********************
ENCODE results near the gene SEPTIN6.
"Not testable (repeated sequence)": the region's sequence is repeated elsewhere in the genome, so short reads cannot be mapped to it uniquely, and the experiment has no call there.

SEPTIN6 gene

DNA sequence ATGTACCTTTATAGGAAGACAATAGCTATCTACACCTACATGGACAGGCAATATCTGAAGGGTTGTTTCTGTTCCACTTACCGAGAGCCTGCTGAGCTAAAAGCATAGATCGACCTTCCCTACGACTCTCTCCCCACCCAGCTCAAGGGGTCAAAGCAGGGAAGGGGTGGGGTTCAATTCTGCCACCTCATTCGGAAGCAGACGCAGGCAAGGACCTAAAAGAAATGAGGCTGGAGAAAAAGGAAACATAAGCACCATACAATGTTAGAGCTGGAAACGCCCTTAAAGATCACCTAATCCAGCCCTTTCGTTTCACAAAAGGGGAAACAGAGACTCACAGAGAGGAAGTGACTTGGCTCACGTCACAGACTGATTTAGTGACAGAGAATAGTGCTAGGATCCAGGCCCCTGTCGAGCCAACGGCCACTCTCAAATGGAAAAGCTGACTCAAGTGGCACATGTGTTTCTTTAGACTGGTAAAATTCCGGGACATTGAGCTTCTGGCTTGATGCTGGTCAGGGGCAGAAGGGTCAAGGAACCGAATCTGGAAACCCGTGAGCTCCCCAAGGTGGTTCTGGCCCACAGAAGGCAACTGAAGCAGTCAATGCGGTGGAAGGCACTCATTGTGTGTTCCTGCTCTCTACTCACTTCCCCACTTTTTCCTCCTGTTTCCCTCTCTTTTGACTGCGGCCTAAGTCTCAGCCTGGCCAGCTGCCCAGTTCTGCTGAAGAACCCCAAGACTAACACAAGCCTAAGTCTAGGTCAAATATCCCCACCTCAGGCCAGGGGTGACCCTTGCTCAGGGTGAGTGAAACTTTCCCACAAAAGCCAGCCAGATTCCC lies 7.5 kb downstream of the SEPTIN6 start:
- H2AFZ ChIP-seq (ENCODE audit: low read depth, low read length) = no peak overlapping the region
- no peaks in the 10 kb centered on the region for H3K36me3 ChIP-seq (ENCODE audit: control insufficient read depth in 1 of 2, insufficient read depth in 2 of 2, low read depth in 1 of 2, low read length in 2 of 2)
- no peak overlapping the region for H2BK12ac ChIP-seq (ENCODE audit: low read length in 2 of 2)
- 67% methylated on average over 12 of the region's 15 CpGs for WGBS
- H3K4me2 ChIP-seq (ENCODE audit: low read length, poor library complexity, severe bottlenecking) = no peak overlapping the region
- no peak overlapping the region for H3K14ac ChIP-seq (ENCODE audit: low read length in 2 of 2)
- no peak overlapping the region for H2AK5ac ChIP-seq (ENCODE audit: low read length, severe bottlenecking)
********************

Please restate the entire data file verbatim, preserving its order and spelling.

ENCODE results near the gene SEPTIN6.
"Not testable (repeated sequence)": the region's sequence is repeated elsewhere in the genome, so short reads cannot be mapped to it uniquely, and the experiment has no call there.

SEPTIN6 gene

DNA sequence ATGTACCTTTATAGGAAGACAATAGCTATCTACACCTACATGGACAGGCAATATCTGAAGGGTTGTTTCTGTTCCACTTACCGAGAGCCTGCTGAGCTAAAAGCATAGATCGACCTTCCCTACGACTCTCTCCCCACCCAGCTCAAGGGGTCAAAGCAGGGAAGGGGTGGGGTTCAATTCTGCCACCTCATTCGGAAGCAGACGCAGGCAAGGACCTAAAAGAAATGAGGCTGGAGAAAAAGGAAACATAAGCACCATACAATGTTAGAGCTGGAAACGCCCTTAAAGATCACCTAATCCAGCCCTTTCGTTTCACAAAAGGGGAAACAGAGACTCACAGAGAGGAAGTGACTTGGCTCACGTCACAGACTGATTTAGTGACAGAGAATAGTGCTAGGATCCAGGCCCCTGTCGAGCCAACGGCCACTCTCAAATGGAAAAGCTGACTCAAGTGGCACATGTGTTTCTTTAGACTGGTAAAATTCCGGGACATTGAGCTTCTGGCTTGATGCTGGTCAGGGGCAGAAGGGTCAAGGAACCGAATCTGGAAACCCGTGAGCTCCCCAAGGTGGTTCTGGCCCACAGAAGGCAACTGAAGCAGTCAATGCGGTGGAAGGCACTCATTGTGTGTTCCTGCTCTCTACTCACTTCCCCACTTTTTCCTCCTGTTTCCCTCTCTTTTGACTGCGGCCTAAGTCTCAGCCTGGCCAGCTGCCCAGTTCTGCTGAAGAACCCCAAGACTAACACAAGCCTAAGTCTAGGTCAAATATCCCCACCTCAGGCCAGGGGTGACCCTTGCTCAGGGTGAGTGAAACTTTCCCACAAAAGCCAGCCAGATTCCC lies 7.5 kb downstream of the SEPTIN6 start:
- H2AFZ ChIP-seq (ENCODE audit: low read depth, low read length) = no peak overlapping the region
- no peaks in the 10 kb centered on the region for H3K36me3 ChIP-seq (ENCODE audit: control insufficient read depth in 1 of 2, insufficient read depth in 2 of 2, low read depth in 1 of 2, low read length in 2 of 2)
- no peak overlapping the region for H2BK12ac ChIP-seq (ENCODE audit: low read length in 2 of 2)
- 67% methylated on average over 12 of the region's 15 CpGs for WGBS
- H3K4me2 ChIP-seq (ENCODE audit: low read length, poor library complexity, severe bottlenecking) = no peak overlapping the region
- no peak overlapping the region for H3K14ac ChIP-seq (ENCODE audit: low read length in 2 of 2)
- no peak overlapping the region for H2AK5ac ChIP-seq (ENCODE audit: low read length, severe bottlenecking)